Out here in the outback, pubs and petrol stops are the hub of the universe. It is not unusual to travel 300 km between fuel stations. Renner Springs is one such stop, slap bang in the middle of nowhere. It is sustained by a natural spring. All fruit, vegetables and meat come from Adelaide 2,206 km south and petrol supplies are freighted 836 km from Darwin. I interviewed Jasmine, a bar maid at Renner for the last two years. What sort of woman lives in such an isolated location?
Thirty minutes drive from Mt. Isa, West Leichardt station is a 310,000 acre cattle station. Up here there are two seasons, the dry and the wet. Currently it is the end of the dry season, a time of maintenance and repair. It’s also a time of waiting…waiting for the first rains to hit. The land is harsh and dry, having gone up to 40 weeks without rain. I interviewed station owner Ron Croft about life in the outback.
Ron has his dams stocked with a variety of fish including Barramundi and Sooty Grunter. We had a go with the rods and caught two Sooty Grunters with the first two casts.
Karumba on the Gulf of Carpentaria, is renown for it’s great sport fishing. It is currently the build up to the wet season with temperatures soar above 40 degrees, with humidity around 75%. You really have to be here to understand how draining this sort of climate can be. People tend to get a bit stir crazy this time of year, waiting for the first rains of the wet to fall. And when the wet does hit, Karumba can be cut off from the rest of the world for up to 12 weeks due to flood waters cutting road access. During these times food drops are made by helicopter for stranded Karumba residents
Local police officer Jason Jesse is a keen fisherman who took us out on his boat to catch some barramundi, Australia’s premier native sports fish.
The Undara lava tubes were formed one hundred and ninety thousand years ago when a volcanic eruption spewed lava along creeks and riverbeds to form the lava tubes left today.
I interviewed Savannah Guide Val Speedie. Savannah guides is a network of professional tour guides with an in-depth collective knowledge of the natural and cultural assets of the tropical savannahs of northern Australia. Val has been a guide at Undara for the last ten years and has a vast knowledge of the area. Click on pic to the left to see her video.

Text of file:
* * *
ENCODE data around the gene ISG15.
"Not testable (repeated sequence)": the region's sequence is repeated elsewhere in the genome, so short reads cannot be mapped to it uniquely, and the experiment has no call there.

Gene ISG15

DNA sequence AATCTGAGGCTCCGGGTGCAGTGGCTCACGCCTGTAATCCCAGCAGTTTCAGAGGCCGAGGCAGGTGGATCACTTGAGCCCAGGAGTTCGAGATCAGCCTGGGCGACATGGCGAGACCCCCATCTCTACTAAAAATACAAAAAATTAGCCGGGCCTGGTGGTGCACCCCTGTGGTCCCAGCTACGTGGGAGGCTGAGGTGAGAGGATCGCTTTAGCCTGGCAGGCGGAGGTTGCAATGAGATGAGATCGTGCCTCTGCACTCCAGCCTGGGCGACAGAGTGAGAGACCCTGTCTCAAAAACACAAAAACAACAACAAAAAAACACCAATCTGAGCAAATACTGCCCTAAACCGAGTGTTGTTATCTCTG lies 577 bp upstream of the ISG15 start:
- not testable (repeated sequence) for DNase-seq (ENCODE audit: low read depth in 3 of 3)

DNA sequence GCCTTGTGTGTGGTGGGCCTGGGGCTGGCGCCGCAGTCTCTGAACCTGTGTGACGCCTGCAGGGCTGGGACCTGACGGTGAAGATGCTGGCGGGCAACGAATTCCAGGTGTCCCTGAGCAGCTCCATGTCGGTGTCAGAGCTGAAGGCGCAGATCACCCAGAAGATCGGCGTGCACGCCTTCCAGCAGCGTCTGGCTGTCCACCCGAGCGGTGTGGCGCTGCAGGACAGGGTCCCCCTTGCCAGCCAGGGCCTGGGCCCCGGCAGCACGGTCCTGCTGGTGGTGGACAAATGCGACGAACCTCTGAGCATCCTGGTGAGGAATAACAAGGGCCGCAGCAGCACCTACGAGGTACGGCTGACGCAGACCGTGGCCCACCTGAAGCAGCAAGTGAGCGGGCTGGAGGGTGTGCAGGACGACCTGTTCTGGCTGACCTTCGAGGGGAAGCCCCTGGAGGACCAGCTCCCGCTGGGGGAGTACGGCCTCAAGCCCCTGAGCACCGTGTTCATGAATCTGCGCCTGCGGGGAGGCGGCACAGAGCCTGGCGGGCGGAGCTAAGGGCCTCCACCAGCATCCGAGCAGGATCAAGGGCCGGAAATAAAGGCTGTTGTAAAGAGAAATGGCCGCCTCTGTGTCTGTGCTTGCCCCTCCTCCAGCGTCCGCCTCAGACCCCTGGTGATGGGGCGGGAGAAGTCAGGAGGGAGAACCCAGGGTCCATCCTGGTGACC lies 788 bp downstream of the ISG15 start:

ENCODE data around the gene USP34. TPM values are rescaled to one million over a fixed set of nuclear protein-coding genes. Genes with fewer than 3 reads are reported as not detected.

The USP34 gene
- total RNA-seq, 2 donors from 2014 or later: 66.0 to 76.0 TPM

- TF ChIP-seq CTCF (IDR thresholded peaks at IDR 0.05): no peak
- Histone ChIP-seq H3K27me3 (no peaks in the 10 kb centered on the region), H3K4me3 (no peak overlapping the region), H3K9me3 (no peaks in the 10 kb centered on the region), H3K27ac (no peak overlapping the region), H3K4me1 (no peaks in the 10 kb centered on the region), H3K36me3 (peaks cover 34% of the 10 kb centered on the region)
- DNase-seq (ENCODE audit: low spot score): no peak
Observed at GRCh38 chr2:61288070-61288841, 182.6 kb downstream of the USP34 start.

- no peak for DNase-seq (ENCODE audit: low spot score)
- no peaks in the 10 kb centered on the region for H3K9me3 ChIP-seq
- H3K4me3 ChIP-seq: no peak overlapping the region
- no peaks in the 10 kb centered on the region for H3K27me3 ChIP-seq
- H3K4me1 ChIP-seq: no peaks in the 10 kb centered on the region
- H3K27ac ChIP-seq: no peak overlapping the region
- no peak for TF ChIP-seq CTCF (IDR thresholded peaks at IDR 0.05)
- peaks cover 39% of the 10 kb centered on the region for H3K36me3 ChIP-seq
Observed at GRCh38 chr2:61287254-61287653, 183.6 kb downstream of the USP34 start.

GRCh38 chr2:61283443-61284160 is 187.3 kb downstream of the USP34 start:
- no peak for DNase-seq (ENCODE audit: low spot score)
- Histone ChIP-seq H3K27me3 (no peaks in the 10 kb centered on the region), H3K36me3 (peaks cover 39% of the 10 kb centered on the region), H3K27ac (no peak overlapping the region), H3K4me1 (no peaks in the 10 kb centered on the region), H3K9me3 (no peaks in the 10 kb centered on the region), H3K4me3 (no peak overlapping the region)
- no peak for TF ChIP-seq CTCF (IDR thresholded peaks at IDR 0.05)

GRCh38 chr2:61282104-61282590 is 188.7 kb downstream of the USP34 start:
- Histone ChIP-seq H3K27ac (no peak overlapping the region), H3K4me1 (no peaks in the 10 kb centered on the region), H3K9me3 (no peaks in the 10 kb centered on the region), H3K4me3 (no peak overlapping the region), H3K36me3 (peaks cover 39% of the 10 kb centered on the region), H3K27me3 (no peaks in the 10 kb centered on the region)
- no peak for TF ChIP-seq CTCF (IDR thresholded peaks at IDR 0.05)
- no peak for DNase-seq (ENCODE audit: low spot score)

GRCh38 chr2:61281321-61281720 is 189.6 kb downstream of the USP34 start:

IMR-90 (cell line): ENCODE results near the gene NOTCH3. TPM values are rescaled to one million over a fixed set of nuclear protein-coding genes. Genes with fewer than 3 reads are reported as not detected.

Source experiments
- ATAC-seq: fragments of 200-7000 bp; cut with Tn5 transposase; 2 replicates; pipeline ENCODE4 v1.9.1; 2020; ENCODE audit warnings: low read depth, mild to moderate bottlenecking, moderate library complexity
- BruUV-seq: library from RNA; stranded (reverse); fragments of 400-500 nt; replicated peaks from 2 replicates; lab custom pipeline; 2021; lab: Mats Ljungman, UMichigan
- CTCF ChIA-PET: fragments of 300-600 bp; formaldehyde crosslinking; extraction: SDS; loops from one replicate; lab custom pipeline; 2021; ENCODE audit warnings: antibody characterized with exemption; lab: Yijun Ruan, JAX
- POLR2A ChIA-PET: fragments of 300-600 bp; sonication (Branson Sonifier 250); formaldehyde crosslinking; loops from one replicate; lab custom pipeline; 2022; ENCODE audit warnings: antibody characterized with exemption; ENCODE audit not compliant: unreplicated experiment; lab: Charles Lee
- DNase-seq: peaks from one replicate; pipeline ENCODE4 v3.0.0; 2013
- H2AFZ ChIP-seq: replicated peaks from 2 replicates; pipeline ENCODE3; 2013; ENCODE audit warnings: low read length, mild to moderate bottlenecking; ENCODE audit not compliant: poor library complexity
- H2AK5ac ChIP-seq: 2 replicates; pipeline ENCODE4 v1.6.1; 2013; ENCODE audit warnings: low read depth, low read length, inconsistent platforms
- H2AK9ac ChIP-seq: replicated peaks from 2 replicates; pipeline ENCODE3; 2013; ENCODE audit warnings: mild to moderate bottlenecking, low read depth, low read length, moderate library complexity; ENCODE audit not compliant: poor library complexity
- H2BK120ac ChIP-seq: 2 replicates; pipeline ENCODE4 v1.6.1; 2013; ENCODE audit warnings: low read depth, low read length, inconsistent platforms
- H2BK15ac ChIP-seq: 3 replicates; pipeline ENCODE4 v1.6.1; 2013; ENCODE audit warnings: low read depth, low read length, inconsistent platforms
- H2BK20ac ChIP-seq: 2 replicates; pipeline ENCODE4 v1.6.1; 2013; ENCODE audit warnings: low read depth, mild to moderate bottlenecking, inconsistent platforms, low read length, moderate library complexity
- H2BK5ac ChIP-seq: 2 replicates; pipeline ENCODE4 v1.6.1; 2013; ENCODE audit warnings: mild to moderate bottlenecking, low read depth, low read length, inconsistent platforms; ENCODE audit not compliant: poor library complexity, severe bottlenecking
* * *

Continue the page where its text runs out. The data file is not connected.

We tried doing some night driving to beat the intense day time heat. Not a good idea in the outback, the roads were thick with kamakazi kangaroos and roaming cattle. During a 150 km journey the carnage toll was three kangaroos and one unidentified flying bird. Without a roo bar we would have been in for some serious damage to the car. In the end we only lost a headlight.
Only one hours drive from Cairns, the tablelands feature some magnificant waterfalls, crater lakes and rainforest. We also dropped into the Crystal Caves at Atherton which feature a great collection of crystals and fossils from around the world.
Join Australian filmmaker Mark Shea as he continues traveling up the East Coast of Australia meeting local people and exploring their hometowns.
In this episode he meets -
*a Socialite Publisher on the Gold Coast,
*a Magician in Noosa,
*a visit to the World’s Largest Sand Island,
*an Irish Backpacker at Airlie Beach,
*the unique wildlife of Magnetic Island,
*Great Barrier Reef diving at Cairns
*living off the land at Cape Tribulation
Join Australian filmmaker Mark Shea as he travels the East Coast of Australia meeting local people and exploring their hometowns. The whole half hour program, visiting locations from Melbourne to Nimbin.
*Musician Wendy Rule in Melbourne,
*Paddle Steamers in Echuca,
*an Aboriginal Sacred Site called Mumbulla Mountain,
*the Aboriginal Tent Embassy in Canberra,
*a performing Drag Queen in Sydney,
*a Beachcombing Artist in Byron Bay,
*a Forest Dwelling Hippy in Nimbin
Cultural Ambassador, Paul sings a song to the backpackers at a hostel in Cape Tribulation. His Greendoor song tells the story of a country boy who moves to the city, and stops the country pursuit of ferreting.